Railroad executives built homes, many of which are on each side of Railroad Street, and were built in the style of the East (Queen Anne, brick) to remind them of home, I suppose. They typically have two front doors, one for the family and the other for an office or for other executives who visited. My house has a dirt basement opening from the outside with ledges built in for the railroad workers to sleep where they would be cooler, if not very comfortable. –Nancy Myers
Our neighborhood developed and grew as a result of the railroad so there should be more of its history reflected in any art project depicting Armory Park. The Queen Anne style homes, Victorians, etc. were made possible because red brick and lumber was more plentiful now that the railroad came through here (1880). Folks could actually build their home with a peaked roof, wrap around porch and out materials other than adobe. In fact some of the existing adobe structures had porches added just to blend in to the “new” style of home sprouting up in the area. My own family worked for the Southern Pacific railroad for three generations starting with my grandfather (laborer) back in the early 1920s until retirement in the late 1940s, then my dad (mechanic/welder) from the late 1930s until he passed away in 1972. One of my cousins retired about ten years ago after a very successful run of about 30 plus years in sales for now the Union Pacific.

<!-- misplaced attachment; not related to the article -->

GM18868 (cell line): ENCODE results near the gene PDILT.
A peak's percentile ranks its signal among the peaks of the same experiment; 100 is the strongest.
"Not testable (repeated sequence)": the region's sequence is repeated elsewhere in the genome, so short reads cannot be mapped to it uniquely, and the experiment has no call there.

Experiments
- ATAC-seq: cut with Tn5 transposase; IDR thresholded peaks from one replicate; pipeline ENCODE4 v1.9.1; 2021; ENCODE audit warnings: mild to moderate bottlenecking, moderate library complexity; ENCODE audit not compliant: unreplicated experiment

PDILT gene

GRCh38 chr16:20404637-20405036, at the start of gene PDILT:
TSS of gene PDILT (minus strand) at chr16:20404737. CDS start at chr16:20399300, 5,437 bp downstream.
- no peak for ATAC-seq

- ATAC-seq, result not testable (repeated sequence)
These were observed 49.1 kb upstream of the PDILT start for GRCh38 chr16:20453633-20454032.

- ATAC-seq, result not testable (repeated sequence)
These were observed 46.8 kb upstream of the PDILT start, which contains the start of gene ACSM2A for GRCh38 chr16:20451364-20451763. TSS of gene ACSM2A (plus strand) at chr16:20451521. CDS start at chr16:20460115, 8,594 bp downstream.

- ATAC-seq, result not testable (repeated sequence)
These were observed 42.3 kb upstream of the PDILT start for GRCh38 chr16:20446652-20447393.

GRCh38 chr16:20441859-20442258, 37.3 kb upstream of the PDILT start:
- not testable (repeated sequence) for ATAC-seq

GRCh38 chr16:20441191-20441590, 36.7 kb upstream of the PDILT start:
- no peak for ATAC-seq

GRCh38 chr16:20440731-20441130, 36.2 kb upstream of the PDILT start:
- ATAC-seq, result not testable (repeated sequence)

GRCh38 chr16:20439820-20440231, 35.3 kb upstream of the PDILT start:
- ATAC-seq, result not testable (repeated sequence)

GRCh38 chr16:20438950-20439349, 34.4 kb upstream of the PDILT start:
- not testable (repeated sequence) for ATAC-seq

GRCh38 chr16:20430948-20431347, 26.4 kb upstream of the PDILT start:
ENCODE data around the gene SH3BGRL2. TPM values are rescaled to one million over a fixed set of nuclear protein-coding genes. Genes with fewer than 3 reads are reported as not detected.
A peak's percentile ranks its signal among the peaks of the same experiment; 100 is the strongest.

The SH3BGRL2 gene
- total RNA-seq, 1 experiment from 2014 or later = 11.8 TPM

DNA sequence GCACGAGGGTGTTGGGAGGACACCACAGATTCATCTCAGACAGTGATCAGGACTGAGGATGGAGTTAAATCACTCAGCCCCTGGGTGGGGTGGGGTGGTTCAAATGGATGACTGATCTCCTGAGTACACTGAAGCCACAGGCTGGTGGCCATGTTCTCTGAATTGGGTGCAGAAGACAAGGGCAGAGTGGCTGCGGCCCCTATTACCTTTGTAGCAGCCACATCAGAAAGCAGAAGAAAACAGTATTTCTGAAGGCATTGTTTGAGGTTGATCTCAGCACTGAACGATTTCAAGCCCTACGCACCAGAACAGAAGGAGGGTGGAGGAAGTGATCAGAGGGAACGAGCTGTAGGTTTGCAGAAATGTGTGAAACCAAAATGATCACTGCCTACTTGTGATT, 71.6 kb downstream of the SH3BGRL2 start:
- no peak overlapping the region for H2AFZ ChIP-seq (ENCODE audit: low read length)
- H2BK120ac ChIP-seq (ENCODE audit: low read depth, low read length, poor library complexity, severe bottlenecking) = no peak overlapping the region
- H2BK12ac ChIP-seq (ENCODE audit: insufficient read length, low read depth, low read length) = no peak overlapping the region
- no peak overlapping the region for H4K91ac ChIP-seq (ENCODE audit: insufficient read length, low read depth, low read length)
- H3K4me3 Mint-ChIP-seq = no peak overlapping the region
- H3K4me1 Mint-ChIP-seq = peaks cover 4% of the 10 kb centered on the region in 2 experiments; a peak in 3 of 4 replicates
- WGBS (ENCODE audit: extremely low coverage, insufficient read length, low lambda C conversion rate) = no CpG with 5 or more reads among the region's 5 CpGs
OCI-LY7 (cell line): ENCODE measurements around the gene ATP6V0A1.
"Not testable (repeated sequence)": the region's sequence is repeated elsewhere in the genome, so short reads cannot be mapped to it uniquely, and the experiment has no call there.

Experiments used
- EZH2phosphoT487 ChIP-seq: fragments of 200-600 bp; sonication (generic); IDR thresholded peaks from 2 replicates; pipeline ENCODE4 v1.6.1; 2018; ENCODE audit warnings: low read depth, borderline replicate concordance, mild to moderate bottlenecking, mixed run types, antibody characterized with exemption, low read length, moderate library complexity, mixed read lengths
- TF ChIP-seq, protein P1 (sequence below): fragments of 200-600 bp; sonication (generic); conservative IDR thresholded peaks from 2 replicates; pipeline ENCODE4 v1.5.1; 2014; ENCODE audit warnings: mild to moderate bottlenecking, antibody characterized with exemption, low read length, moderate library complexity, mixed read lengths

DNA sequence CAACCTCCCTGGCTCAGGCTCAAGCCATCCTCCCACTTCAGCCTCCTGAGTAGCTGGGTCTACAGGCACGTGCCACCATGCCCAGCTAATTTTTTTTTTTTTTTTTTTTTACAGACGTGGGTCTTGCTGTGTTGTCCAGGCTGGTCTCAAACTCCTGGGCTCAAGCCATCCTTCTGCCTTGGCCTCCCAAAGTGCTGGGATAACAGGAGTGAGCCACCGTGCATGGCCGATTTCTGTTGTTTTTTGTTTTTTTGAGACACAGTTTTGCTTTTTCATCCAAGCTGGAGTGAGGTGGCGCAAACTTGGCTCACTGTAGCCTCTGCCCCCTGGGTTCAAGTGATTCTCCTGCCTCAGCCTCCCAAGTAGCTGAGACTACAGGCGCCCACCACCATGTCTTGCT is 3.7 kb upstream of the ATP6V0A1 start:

Finding a home in Armory Park during housing shortages was quite the achievement and the motivations were: 1. proximity to work-the railroad yard on 22nd street and cherry/aviation was located at Toole as was the Round House (back in the day of steam engines and the tower previously located in what is now Armory Park del Sol. PFE (Pacific Fruit Express) also had a significant presence in the neighborhood.
2. Good school nearby–Safford still stands despite a shaky reputation in the 1950s and 1960s–much improved since I attended during that era and
3. A Catholic Church –All Saints-now a condemned building on the southwest corner of 14th Street and 6th Ave.
Great place to grow up, to live, to retire, to enjoy all of Tucson’s vibrant offerings in art, history, nearby museums and educational institutions, spiritual development and continuing the welcoming spirit of the southwest. Oh, and the plethora of downtown restaurants, a new grocery store, and for the most part, good, solid decent neighbors. Now, bring on the retailers that were part of the history!
The focus of Armory Park was, indeed, the SPRR after its arrival in 1880. The maintenance yard was located where AP del Sol now is. Homes of managers, on the east side of 3rd Ave., were torn down when the yard was moved eastward as downtown grew, so SP didn’t have to pay the high taxes on them. Lower level staff & laborers lived in many of the small houses along the alleys (now dedicated avenues) & streets. Many of the larger avenue houses (& even some smaller houses, like mine) have a second front (or other) door that led to a single room that was rented out to temporary/transient RR laborers. There are also what used to be rooming houses for these workers